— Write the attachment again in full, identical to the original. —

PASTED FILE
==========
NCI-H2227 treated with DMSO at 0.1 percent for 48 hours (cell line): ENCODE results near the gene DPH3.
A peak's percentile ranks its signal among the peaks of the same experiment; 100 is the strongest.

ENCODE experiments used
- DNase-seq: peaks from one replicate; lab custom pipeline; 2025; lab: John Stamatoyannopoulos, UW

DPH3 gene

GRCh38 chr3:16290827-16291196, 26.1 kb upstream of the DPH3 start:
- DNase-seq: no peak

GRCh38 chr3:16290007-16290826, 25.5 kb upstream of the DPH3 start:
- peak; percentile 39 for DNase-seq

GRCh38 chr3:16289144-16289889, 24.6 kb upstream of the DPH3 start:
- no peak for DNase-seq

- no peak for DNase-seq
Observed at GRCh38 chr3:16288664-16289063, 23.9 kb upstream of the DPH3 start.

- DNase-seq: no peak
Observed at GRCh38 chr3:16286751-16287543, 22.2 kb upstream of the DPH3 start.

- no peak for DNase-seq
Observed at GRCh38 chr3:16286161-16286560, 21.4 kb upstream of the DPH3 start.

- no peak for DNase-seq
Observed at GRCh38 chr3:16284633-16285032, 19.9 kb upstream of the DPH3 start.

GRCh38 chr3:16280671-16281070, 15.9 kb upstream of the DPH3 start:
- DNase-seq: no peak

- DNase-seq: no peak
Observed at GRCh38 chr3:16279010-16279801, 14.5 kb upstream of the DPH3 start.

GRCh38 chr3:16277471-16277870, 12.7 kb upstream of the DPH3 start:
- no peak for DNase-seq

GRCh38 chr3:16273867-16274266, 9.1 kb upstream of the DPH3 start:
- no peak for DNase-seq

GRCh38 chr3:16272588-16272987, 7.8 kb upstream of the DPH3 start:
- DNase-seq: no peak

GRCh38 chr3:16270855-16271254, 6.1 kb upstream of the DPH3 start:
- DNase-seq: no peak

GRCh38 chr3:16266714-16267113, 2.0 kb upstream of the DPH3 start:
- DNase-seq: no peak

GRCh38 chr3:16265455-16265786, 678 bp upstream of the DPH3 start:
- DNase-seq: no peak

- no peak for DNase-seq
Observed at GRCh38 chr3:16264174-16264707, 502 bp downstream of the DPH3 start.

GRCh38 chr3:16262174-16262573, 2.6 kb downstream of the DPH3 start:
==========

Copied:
NCI-H2227 treated with DMSO at 0.1 percent for 48 hours (cell line): ENCODE results near the gene DPH3.
A peak's percentile ranks its signal among the peaks of the same experiment; 100 is the strongest.

ENCODE experiments used
- DNase-seq: peaks from one replicate; lab custom pipeline; 2025; lab: John Stamatoyannopoulos, UW

DPH3 gene

GRCh38 chr3:16290827-16291196, 26.1 kb upstream of the DPH3 start:
- DNase-seq: no peak

GRCh38 chr3:16290007-16290826, 25.5 kb upstream of the DPH3 start:
- peak; percentile 39 for DNase-seq

GRCh38 chr3:16289144-16289889, 24.6 kb upstream of the DPH3 start:
- no peak for DNase-seq

- no peak for DNase-seq
Observed at GRCh38 chr3:16288664-16289063, 23.9 kb upstream of the DPH3 start.

- DNase-seq: no peak
Observed at GRCh38 chr3:16286751-16287543, 22.2 kb upstream of the DPH3 start.

- no peak for DNase-seq
Observed at GRCh38 chr3:16286161-16286560, 21.4 kb upstream of the DPH3 start.

- no peak for DNase-seq
Observed at GRCh38 chr3:16284633-16285032, 19.9 kb upstream of the DPH3 start.

GRCh38 chr3:16280671-16281070, 15.9 kb upstream of the DPH3 start:
- DNase-seq: no peak

- DNase-seq: no peak
Observed at GRCh38 chr3:16279010-16279801, 14.5 kb upstream of the DPH3 start.

GRCh38 chr3:16277471-16277870, 12.7 kb upstream of the DPH3 start:
- no peak for DNase-seq

GRCh38 chr3:16273867-16274266, 9.1 kb upstream of the DPH3 start:
- no peak for DNase-seq

GRCh38 chr3:16272588-16272987, 7.8 kb upstream of the DPH3 start:
- DNase-seq: no peak

GRCh38 chr3:16270855-16271254, 6.1 kb upstream of the DPH3 start:
- DNase-seq: no peak

GRCh38 chr3:16266714-16267113, 2.0 kb upstream of the DPH3 start:
- DNase-seq: no peak

GRCh38 chr3:16265455-16265786, 678 bp upstream of the DPH3 start:
- DNase-seq: no peak

- no peak for DNase-seq
Observed at GRCh38 chr3:16264174-16264707, 502 bp downstream of the DPH3 start.

GRCh38 chr3:16262174-16262573, 2.6 kb downstream of the DPH3 start: